How to Make a Robin Nesting Box

Robins typically nest any place they can. They often end up building their nests behind porch lights and on other ledges around the home. Many robins live in city areas and do not have many other choices for nesting spots. Building a nesting box for robins gives them a safe place to raise their young.

A well-placed robin nesting box gives robins a safe place to raise their young.

The biggest danger to young robins is predators. A nesting box protects them from predators and keeps them in the nest more easily.

  1. Mark your cuts on the board. Use the ruler to ensure straight lines. Pencil the lines lightly so you can see them but they will not show. The first line should be a diagonal one starting 200 mm from the end and ending on the other side of the board 250 mm from the end. These are the sides. The next line is a total of 400 mm from the starting end. Measure 120 mm for the next line. This is the floor. Measure 460 mm for the next line to create the back. Make the next line 200 mm further down the board for the front. This leaves about 220 mm for the roof.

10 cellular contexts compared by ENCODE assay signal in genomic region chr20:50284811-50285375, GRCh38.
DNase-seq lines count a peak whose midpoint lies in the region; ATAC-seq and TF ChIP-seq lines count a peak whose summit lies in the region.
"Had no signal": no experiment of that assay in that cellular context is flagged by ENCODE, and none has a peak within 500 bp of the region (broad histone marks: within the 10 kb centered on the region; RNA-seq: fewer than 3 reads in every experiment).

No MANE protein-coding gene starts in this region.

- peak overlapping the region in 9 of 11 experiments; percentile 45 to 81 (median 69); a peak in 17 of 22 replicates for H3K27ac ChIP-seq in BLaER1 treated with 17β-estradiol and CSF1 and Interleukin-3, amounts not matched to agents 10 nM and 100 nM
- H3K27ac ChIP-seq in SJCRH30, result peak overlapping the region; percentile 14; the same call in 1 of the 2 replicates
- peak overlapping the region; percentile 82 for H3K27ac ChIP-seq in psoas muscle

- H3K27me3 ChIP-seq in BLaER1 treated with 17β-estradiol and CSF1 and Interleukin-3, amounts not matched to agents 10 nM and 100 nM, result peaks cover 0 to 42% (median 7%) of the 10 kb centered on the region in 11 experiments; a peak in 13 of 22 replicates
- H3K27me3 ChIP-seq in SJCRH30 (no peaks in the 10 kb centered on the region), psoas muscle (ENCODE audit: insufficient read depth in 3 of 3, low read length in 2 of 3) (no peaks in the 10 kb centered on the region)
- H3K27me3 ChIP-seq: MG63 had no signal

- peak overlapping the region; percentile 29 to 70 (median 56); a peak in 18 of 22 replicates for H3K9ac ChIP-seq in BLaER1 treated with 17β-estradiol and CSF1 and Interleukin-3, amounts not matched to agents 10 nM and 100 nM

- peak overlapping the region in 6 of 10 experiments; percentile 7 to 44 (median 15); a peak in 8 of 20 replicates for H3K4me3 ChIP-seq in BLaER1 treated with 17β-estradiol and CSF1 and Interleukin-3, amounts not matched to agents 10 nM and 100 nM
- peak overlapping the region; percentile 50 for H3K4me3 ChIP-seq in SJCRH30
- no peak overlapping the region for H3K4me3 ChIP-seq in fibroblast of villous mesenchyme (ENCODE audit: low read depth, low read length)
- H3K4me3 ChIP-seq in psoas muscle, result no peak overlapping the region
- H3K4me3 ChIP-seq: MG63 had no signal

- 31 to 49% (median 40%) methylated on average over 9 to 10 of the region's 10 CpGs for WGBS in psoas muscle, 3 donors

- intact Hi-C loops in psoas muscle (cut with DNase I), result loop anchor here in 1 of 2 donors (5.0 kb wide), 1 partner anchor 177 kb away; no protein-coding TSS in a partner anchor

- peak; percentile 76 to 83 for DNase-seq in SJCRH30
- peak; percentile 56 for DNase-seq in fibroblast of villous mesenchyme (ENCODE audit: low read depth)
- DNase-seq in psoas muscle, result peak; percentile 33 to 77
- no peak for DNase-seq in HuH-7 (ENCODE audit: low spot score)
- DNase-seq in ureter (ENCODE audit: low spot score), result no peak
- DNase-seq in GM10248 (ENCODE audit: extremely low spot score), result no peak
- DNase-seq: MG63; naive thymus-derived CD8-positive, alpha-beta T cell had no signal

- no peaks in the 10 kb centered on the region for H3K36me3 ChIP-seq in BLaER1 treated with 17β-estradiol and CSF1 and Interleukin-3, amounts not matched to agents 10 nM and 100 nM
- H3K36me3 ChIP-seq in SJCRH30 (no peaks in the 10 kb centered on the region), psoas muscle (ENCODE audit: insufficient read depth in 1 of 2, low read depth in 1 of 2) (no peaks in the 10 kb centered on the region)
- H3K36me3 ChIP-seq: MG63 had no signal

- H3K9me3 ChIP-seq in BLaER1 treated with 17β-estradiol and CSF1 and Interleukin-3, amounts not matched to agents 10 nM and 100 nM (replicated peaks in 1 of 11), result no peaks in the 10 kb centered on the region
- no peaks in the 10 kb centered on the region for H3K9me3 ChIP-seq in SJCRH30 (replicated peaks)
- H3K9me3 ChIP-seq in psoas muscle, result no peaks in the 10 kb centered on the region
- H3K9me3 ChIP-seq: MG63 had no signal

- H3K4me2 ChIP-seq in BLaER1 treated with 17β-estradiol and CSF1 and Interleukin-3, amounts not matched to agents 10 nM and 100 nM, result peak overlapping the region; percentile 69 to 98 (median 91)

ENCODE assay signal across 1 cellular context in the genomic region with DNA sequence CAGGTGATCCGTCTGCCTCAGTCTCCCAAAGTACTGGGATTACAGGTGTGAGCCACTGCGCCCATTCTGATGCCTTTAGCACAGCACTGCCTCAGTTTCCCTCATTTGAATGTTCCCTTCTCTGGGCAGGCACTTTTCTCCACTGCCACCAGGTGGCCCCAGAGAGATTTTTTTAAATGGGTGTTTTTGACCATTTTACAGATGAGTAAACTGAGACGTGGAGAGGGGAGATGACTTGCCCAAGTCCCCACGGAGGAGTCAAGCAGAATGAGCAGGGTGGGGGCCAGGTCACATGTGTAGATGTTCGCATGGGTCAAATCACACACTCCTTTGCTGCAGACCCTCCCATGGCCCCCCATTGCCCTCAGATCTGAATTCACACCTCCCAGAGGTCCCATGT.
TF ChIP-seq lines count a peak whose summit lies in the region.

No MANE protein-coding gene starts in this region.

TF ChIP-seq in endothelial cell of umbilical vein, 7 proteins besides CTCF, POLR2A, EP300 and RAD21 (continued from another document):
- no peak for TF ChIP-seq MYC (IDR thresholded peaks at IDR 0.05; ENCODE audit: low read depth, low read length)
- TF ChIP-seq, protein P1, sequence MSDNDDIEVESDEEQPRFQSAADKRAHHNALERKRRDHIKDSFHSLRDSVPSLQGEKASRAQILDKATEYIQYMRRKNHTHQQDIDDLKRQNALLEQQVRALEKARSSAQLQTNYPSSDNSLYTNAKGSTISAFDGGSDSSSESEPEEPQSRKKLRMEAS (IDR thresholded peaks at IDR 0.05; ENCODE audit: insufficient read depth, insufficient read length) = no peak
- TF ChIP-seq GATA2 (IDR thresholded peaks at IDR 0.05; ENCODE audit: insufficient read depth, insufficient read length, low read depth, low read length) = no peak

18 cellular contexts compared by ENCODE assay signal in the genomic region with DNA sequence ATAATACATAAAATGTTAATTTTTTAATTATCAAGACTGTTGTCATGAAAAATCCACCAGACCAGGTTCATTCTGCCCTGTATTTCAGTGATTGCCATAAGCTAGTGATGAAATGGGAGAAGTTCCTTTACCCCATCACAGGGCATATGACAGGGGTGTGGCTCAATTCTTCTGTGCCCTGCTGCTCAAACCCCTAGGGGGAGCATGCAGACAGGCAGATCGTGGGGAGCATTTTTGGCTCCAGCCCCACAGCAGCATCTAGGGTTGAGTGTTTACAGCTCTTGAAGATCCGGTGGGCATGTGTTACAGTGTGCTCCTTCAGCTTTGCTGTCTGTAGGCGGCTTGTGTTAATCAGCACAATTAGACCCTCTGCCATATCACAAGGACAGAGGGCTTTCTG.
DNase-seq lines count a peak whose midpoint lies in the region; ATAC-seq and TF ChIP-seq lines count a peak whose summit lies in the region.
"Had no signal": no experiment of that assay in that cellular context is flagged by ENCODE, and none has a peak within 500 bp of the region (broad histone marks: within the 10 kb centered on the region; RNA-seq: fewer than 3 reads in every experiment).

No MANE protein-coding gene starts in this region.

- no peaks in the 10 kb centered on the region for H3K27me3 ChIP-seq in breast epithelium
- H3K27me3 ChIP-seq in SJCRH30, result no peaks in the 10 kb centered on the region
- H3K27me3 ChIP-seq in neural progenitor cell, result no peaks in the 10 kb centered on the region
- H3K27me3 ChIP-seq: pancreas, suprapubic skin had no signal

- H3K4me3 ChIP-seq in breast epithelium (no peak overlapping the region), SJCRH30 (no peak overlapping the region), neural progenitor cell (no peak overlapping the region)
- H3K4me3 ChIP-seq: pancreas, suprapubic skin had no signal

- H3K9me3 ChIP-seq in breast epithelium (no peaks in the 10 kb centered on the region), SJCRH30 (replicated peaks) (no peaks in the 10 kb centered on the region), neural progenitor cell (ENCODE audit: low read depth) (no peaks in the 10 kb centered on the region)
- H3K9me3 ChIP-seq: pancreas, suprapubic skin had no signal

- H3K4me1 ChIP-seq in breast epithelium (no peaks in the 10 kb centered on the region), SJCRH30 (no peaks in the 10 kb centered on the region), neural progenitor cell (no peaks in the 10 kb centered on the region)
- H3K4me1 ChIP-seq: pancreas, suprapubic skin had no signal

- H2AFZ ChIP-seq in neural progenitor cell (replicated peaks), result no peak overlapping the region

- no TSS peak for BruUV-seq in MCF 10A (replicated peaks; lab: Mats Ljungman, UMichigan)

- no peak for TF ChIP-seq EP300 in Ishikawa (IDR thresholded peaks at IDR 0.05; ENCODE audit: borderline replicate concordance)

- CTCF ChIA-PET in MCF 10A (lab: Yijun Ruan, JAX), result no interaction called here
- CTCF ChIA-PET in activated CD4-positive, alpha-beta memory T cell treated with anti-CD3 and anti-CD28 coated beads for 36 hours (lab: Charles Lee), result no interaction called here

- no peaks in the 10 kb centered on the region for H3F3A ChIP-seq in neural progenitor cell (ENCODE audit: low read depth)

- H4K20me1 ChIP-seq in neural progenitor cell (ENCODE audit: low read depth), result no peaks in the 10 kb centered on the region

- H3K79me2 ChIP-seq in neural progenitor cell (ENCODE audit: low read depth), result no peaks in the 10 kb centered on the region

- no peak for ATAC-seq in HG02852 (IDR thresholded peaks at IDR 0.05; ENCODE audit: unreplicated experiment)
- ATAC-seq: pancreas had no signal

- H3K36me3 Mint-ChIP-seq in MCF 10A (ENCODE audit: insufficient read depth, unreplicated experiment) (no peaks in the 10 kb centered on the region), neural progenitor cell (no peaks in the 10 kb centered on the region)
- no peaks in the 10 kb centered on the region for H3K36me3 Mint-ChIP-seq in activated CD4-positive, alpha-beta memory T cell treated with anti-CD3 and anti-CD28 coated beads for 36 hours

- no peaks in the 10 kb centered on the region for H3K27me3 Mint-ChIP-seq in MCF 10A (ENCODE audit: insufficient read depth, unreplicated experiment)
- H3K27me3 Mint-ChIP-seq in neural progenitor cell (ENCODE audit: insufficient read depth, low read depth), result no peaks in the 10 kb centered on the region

2. Saw along the lines. Each cut should be done at a 90-degree angle with the exception of the cut between the front and roof. This cut should be made at a 45-degree angle, moving toward the roof end of the board. For the robin box, cut an additional 75 mm off the angled end of the front, leaving a straight edge.

  3. Nail the sides and floor to the back. Place one side flat against the back of the nesting box, lining up the bottoms. Hammer the nails in through the back of the back. Turn the floor piece sideways and place it against the attached side and back. Line up all the edges so the bottom is flat. Nail the floor in through the back and through the side. Put the other side in place and nail it on through the back and attach it to the floor by nailing through the side into the floor.

  4. Nail the front onto the nesting box. Line the front up with the floor and sides. Hammer the nails through the front, into the sides and floor. The front panel will not go all the way up the sides.

  5. Drill small holes into the bottom for drainage if the joints between the panels are tight. If there are some gaps, the drainage holes are not necessary.

  6. Cut a hinge from the rubber with the scissors. The hinge should be able to reach both the back and the roof panels and should run the entire width of the panels.

  7. Nail the hinge to the inside of the back panel of the nesting box. Pull it tight and nail the other side of the hinge onto the inside of the flat end of the roof panel. The angled portion of the roof panel should be at the front of the nesting box. This hinge allows easy access for cleaning the nesting box at the end of the season.

  8. Tip

    Write the position of each piece on the piece with a pencil so you can more easily determine which is which.